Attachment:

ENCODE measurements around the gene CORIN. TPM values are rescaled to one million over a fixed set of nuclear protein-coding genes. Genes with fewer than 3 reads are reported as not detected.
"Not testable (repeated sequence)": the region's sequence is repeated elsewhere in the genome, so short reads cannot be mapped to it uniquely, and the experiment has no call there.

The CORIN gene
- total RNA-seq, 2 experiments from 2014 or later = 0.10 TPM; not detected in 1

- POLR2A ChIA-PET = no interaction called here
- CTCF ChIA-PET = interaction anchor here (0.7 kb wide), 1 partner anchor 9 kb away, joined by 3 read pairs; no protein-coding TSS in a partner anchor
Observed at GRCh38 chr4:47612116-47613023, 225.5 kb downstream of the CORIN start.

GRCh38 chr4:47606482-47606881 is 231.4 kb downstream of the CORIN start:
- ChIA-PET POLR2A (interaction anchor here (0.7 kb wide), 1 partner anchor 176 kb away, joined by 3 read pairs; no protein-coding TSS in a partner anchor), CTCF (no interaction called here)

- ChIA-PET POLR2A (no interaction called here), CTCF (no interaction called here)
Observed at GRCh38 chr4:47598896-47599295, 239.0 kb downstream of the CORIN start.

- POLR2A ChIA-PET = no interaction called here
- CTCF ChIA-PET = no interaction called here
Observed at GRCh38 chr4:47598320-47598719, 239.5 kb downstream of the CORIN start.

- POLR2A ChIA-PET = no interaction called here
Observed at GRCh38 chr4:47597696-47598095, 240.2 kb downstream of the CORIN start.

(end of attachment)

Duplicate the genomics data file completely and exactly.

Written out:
ENCODE measurements around the gene CORIN. TPM values are rescaled to one million over a fixed set of nuclear protein-coding genes. Genes with fewer than 3 reads are reported as not detected.
"Not testable (repeated sequence)": the region's sequence is repeated elsewhere in the genome, so short reads cannot be mapped to it uniquely, and the experiment has no call there.

The CORIN gene
- total RNA-seq, 2 experiments from 2014 or later = 0.10 TPM; not detected in 1

- POLR2A ChIA-PET = no interaction called here
- CTCF ChIA-PET = interaction anchor here (0.7 kb wide), 1 partner anchor 9 kb away, joined by 3 read pairs; no protein-coding TSS in a partner anchor
Observed at GRCh38 chr4:47612116-47613023, 225.5 kb downstream of the CORIN start.

GRCh38 chr4:47606482-47606881 is 231.4 kb downstream of the CORIN start:
- ChIA-PET POLR2A (interaction anchor here (0.7 kb wide), 1 partner anchor 176 kb away, joined by 3 read pairs; no protein-coding TSS in a partner anchor), CTCF (no interaction called here)

- ChIA-PET POLR2A (no interaction called here), CTCF (no interaction called here)
Observed at GRCh38 chr4:47598896-47599295, 239.0 kb downstream of the CORIN start.

- POLR2A ChIA-PET = no interaction called here
- CTCF ChIA-PET = no interaction called here
Observed at GRCh38 chr4:47598320-47598719, 239.5 kb downstream of the CORIN start.

- POLR2A ChIA-PET = no interaction called here
Observed at GRCh38 chr4:47597696-47598095, 240.2 kb downstream of the CORIN start.